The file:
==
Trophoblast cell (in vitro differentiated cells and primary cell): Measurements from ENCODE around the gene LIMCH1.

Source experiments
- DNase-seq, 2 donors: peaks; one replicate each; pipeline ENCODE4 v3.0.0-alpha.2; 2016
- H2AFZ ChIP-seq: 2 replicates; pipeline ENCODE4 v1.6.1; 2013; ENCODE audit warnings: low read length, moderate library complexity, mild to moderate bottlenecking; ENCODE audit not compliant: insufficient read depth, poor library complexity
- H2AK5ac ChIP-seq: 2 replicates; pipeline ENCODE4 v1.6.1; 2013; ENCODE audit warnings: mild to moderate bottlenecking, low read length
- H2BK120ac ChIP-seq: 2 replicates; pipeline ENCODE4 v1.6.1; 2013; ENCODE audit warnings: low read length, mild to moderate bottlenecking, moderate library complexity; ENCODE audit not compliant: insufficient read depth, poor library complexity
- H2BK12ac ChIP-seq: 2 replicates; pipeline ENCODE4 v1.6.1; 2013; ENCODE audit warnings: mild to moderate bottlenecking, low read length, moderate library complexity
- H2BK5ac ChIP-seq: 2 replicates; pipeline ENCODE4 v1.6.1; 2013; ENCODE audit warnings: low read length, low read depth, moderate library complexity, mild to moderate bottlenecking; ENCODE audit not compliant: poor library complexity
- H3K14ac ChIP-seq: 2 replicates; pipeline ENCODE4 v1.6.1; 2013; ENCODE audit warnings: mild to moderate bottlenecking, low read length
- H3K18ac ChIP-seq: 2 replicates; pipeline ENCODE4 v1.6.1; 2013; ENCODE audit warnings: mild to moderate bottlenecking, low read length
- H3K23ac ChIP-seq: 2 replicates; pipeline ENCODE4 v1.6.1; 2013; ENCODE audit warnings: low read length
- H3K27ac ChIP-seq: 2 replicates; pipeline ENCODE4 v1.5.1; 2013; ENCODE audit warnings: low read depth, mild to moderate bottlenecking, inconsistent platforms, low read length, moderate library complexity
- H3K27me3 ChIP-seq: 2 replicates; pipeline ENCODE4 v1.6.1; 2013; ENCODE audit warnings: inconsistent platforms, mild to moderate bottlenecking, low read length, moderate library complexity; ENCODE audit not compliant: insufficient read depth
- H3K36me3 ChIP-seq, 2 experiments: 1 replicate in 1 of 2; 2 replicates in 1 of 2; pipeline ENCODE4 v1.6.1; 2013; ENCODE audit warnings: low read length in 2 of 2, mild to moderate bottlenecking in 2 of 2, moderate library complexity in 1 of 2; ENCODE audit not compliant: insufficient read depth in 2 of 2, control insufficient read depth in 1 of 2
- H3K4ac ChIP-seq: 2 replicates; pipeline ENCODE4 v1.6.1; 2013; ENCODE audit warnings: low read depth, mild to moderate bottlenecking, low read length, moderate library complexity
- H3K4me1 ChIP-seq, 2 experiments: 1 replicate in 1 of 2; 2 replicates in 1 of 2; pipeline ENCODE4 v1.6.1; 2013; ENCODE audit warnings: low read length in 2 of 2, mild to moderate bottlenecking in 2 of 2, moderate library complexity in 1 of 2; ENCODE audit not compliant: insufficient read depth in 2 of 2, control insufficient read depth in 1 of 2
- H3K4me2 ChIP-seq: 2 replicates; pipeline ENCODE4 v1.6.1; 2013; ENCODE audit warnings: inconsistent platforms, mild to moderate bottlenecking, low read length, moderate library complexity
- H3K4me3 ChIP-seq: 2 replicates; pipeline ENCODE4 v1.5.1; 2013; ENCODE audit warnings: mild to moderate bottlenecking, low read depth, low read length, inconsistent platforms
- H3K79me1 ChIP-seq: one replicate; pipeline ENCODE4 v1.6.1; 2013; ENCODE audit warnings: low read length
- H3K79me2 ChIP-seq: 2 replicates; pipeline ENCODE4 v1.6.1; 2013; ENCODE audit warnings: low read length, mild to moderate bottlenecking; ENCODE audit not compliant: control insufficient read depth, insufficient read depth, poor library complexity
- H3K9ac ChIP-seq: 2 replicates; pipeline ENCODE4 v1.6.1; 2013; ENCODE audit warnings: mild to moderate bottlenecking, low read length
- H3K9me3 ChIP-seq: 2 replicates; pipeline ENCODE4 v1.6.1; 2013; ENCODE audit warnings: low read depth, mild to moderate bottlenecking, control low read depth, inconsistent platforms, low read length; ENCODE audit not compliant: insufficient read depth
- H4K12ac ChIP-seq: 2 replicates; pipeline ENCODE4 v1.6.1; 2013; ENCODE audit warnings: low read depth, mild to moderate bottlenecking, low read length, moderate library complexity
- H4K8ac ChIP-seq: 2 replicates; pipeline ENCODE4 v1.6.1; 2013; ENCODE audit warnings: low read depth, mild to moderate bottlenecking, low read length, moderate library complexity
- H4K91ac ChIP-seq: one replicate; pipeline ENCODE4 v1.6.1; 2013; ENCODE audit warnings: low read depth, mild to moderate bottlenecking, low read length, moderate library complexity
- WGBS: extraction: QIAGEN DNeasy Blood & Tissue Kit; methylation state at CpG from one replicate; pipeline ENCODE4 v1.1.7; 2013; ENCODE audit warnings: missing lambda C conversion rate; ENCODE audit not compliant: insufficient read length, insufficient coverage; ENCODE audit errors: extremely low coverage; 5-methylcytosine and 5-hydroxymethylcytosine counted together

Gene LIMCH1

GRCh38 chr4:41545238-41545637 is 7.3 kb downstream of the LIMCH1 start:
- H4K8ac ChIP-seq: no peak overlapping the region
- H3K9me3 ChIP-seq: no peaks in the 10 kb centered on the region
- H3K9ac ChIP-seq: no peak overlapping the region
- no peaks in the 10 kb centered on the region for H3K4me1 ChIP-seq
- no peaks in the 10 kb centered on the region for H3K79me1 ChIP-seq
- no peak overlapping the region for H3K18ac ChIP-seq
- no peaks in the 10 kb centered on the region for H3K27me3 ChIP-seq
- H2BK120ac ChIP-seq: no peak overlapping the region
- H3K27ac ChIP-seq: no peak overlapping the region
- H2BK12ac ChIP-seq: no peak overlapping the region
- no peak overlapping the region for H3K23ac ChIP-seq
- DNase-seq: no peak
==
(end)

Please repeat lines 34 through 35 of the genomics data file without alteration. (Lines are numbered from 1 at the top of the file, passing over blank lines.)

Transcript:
- no peak overlapping the region for H3K18ac ChIP-seq
- no peaks in the 10 kb centered on the region for H3K27me3 ChIP-seq